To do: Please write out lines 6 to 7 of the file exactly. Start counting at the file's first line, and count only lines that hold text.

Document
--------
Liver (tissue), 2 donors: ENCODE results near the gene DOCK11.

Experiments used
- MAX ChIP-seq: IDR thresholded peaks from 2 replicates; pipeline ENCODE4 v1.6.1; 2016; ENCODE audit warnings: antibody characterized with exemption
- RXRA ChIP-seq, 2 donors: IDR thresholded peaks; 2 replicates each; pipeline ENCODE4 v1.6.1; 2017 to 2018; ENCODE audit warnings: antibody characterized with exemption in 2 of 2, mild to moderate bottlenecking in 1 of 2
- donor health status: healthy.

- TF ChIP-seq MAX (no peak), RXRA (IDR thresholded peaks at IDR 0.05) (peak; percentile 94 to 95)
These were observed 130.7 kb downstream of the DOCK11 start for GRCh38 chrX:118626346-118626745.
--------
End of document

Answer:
- TF ChIP-seq MAX (no peak), RXRA (IDR thresholded peaks at IDR 0.05) (peak; percentile 94 to 95)
These were observed 130.7 kb downstream of the DOCK11 start for GRCh38 chrX:118626346-118626745.